The proof is in the words!: discriminating between false and substantiated allegations of sexual assault
University of New Brunswick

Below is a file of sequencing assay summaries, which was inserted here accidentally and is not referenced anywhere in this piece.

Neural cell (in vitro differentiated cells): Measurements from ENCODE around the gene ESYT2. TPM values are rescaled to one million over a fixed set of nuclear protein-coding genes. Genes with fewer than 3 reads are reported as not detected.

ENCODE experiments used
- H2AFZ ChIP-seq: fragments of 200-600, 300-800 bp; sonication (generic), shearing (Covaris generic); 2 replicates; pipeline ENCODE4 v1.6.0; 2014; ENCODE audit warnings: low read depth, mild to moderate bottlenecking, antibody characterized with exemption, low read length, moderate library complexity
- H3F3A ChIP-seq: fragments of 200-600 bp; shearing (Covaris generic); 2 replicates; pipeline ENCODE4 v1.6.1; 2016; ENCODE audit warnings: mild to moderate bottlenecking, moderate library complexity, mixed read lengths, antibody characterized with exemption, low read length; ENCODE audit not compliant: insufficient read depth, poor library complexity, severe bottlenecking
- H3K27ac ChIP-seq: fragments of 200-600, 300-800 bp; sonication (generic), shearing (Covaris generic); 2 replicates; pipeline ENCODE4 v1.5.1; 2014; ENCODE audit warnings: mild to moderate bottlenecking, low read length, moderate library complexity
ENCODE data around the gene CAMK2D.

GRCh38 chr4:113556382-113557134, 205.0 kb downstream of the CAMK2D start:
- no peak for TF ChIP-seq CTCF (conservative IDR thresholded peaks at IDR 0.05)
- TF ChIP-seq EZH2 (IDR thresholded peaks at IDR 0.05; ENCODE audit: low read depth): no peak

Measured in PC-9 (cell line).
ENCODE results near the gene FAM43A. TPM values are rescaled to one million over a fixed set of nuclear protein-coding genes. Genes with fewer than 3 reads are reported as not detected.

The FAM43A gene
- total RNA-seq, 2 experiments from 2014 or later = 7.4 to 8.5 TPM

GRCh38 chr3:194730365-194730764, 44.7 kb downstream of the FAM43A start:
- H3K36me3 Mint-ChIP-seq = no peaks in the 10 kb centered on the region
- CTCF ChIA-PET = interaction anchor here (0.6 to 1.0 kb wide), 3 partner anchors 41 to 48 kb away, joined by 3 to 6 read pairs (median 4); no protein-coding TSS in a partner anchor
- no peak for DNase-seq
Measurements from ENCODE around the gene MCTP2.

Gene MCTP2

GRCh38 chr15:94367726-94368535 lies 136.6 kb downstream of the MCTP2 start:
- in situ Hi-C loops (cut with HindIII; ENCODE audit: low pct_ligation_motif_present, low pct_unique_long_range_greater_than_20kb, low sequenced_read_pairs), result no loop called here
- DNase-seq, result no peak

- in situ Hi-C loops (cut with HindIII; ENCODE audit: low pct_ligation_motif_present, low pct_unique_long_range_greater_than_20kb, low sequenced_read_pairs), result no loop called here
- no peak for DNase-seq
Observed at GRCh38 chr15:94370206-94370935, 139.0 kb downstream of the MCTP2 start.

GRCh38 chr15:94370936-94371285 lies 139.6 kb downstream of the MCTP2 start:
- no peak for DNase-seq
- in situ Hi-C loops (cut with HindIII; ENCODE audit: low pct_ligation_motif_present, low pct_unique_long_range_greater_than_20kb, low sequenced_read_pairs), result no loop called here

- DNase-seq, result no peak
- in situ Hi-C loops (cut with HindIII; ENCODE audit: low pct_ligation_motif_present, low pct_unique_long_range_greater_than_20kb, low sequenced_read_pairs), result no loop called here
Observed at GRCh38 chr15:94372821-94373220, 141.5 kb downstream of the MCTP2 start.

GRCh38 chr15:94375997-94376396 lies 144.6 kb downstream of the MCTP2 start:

Sexual assault refers to any form of sexual activity that is committed without consent. Although sexual victimization is a serious issue that has numerous consequences for the victim (e.g., depression, anxiety, difficulty sleeping; Katz & Mazur, 1979), there are instances in which individuals have made false allegations of sexual assault. Estimates of false allegations range widely from 0 to 100% (Gibbon, 1998; Jordan, 2004; Kanin, 1994; Katz & Mazur, 1979), reflecting the importance of accurately assessing the credibility of these allegations. Although most individuals are generally poor at detecting deception (e.g., Bond & DePaulo, 2006), researchers have developed several linguistic/content analytic procedures to facilitate credibility assessments. These techniques include Reality Monitoring (RM; e.g., Johnson, 1988; Johnson & Raye, 1981; Sporer, 1997), Content Based Criteria Analysis (CBCA; e.g., Steller & Koehnken, 1989; Undeutsch, 1989; Wegener, 1989) and Scientific Content Analysis (SCAN; Sapir, 1987/2005; Vrij, 2008). To enhance our knowledge of the utility of these three statement analysis methods, the current dissertation compared them in terms of their ability to discriminate substantiated from likely false allegations of sexual assaults among adult complainants. A total of forty-two statements (24 likely false and 18 likely true) were obtained from four police agencies in New Brunswick. Each statement was coded by two coders trained in one of the three statement analysis methods. Overall, none of these techniques led to accurate discriminations between true and false allegations of sexual· assault, and almost all of their individual criteria failed to differentiate between these types of statements. However, due to significant limitations with sample size, ground truth, and low interrater reliability, it was not possible to fully assess the ability of these techniques to discriminate between true and false allegations of sexual assault. Overall, SCAN, RM and CBCA will require additional field testing to adequately assess their utility as investigative aids.